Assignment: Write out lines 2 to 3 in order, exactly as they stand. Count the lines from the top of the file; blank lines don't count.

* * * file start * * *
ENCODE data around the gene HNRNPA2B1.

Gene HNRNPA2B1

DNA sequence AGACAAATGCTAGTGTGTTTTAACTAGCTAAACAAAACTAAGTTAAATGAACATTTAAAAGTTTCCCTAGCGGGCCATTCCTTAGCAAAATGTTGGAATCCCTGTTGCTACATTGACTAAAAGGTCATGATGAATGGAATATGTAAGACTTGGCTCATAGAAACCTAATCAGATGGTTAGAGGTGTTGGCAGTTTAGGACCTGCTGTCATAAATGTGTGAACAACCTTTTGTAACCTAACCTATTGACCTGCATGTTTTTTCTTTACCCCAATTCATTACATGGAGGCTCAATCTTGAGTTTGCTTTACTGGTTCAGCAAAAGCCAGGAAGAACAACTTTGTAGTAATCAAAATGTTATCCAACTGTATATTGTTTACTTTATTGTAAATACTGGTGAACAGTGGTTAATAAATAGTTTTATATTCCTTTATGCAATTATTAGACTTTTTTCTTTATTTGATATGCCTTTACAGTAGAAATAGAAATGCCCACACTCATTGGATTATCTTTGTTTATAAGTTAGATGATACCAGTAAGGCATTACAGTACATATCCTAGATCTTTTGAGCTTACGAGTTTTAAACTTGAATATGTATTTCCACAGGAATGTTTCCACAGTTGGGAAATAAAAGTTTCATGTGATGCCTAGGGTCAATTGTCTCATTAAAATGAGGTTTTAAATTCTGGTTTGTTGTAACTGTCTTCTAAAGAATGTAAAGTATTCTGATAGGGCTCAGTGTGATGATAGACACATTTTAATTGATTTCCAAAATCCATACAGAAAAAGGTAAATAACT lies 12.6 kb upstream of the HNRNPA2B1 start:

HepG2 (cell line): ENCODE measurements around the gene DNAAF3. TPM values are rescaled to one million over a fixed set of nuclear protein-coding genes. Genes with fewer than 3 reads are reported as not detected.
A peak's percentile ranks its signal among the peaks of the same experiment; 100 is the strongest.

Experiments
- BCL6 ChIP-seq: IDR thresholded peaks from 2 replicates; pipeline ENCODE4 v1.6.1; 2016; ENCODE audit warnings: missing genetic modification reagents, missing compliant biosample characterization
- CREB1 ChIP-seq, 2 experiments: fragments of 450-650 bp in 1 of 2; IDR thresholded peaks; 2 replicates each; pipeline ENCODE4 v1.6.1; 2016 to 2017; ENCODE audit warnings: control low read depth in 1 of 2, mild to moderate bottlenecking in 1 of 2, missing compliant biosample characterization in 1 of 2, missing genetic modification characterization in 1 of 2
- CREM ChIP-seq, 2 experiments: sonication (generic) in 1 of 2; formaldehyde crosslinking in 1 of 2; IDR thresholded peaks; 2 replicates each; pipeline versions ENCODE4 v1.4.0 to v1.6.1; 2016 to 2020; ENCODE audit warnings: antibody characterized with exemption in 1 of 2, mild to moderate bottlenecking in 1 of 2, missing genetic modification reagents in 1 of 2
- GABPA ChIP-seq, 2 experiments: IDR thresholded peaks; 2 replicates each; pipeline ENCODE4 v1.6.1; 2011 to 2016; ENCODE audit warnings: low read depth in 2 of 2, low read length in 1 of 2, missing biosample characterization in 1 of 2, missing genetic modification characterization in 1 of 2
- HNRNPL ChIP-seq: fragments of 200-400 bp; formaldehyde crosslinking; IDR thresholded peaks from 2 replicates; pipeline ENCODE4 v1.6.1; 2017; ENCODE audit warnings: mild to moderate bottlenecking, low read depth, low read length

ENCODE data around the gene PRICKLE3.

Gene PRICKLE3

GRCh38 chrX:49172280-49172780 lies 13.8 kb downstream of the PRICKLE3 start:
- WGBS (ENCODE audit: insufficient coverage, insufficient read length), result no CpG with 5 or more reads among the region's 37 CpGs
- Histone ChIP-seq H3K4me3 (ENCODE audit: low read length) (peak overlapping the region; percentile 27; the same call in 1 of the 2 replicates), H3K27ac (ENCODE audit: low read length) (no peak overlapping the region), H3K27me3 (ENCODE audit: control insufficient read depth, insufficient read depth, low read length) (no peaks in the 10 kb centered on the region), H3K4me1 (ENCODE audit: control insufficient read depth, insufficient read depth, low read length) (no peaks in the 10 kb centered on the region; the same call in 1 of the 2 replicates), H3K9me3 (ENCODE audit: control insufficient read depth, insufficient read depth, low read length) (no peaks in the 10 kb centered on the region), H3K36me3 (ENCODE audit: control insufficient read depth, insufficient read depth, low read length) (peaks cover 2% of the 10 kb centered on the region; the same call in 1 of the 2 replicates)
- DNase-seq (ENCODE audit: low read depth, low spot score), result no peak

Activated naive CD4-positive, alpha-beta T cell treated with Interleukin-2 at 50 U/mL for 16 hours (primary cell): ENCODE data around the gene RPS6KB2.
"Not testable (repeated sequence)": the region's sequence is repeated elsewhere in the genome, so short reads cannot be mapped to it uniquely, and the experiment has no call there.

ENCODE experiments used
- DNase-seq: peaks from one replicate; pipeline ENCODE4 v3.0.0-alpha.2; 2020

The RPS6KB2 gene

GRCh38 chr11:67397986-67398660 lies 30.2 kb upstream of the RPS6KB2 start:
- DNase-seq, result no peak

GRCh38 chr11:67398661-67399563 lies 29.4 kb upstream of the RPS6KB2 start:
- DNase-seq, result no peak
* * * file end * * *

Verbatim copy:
Gene HNRNPA2B1

DNA sequence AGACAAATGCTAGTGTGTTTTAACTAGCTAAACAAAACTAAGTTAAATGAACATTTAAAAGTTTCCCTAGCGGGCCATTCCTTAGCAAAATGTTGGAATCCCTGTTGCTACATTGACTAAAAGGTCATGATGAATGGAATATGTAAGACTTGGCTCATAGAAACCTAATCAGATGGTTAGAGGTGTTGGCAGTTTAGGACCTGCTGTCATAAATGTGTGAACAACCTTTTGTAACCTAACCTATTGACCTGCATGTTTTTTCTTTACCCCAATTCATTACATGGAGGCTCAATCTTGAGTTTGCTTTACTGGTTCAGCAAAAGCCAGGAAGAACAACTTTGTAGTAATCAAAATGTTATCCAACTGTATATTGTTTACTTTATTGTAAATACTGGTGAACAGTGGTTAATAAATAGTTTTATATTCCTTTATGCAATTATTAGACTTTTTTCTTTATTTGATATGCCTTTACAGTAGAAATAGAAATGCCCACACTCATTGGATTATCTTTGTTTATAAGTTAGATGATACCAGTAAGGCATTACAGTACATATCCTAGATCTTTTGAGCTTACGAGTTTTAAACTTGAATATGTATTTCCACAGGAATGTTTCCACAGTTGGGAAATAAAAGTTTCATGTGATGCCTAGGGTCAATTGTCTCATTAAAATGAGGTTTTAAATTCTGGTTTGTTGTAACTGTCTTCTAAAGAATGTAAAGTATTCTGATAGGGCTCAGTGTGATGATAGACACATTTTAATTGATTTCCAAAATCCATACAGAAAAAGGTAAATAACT lies 12.6 kb upstream of the HNRNPA2B1 start: